People often ask me what my favorite beer is, to which I reply, “What day is today?” There are simply too many styles, flavors and moods to fit each that it’s almost impossible to narrow it down to just one or two.
If it’s hot outside, I really don’t want a Russian imperial stout. If it’s frosty wintertime, I’m not reaching for a lager.
The real truth, however, is that my heart belonged to one that, alas, couldn’t be mine. An unrequited love; a longing made all the worse for the distance apart. As if an acquaintance not seen for a very long time had asked me whatever had happened to the girl whose hand I once held, and I, proud and magnanimous, dismissed the question with a nonchalant declaration that “it just didn’t work out.”
Before this article turns into a 50 Shades or some garbage, let’s be clear that I’m speaking of beer here. Very specifically Porterhouse Brewery’s Oyster Stout.
Why had I not revealed my true heart ’til now? We couldn’t legally procure any of the darn stuff until recently. This meant we couldn’t sell it. If we can’t sell it, what’s the use of me babbling about it in the hallowed pages of this fine publication?
Porterhouse can, arguably, be considered Ireland’s first commercial craft brewery. No boring, one-dimensional traditional stout here; theirs isn’t just filtered over oyster shell, there’s a lot of raw oyster that goes into the conditioning tank with the beer.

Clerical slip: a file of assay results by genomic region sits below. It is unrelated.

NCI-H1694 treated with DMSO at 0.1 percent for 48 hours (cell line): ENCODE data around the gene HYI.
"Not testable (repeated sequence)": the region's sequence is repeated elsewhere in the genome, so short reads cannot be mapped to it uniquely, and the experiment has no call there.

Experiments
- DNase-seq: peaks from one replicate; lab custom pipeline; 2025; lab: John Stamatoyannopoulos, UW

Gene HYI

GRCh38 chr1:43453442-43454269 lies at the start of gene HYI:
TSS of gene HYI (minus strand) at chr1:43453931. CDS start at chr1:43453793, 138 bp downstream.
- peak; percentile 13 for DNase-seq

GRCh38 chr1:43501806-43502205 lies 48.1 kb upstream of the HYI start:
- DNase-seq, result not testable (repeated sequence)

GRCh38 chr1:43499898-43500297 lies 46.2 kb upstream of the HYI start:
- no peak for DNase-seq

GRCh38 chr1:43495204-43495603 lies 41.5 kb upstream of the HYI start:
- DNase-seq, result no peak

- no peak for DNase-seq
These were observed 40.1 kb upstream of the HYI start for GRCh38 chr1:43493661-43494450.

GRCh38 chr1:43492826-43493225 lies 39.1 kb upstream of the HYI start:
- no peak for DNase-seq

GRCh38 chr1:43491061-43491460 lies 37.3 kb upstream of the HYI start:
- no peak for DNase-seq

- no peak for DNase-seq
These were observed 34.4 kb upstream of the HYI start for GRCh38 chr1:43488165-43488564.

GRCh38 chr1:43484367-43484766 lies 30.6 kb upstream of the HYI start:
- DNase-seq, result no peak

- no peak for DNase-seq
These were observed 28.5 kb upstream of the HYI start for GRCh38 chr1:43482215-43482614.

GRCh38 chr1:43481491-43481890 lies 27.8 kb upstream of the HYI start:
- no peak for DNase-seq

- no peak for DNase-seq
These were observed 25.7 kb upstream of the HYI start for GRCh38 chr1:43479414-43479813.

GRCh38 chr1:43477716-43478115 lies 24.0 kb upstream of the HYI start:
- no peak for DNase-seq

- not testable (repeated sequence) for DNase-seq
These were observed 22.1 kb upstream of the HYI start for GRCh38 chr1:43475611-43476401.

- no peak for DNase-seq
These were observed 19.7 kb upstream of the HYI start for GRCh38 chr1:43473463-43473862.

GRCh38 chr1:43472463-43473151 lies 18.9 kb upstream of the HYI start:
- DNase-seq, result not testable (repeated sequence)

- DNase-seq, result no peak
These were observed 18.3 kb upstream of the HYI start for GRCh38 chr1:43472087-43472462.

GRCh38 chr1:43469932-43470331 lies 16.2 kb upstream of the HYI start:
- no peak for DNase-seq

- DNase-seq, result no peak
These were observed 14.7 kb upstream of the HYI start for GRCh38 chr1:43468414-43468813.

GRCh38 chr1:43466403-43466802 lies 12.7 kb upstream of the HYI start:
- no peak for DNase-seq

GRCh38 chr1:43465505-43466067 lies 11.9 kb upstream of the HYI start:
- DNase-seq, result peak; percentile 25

“Raw oysters in my dark beer? Why, that sounds disgusting!” cry some when I begin to tell them about it. To me, however, it makes perfect sense. Stout beer is particularly savory and the squiggly little bi-valves simply amplify that quality. Done right, the beer doesn’t actually taste like an oyster… instead, it’s been elevated to new heights from the original style.
I’ve had a few oyster stouts and my heart keeps me coming back to Porterhouse. It’s jet-black with a thin ring of egg shell foam, yet very light-bodied with soft carbonation. There’s a reason that the first time I ever had one I smelled the glass for 10 minutes before I took that first sip. So unlike any stout I’d ever had, there is flint, sea salt air, chocolate, smoke and roasted malt for days. Even more perplexing are the flavors of hibiscus and lemon iced tea mingling with the rich, smoky flavors of coffee, dark chocolate and slightly-burnt biscuit. Porterhouse finishes extremely clean and refreshing with just the slightest hint of brine and zinc in the first carbonation-induced belch.
To quote from the band Rocket From The Crypt, “I could hold you at arm’s length and complain about the distance.” So glad to have my favorite back.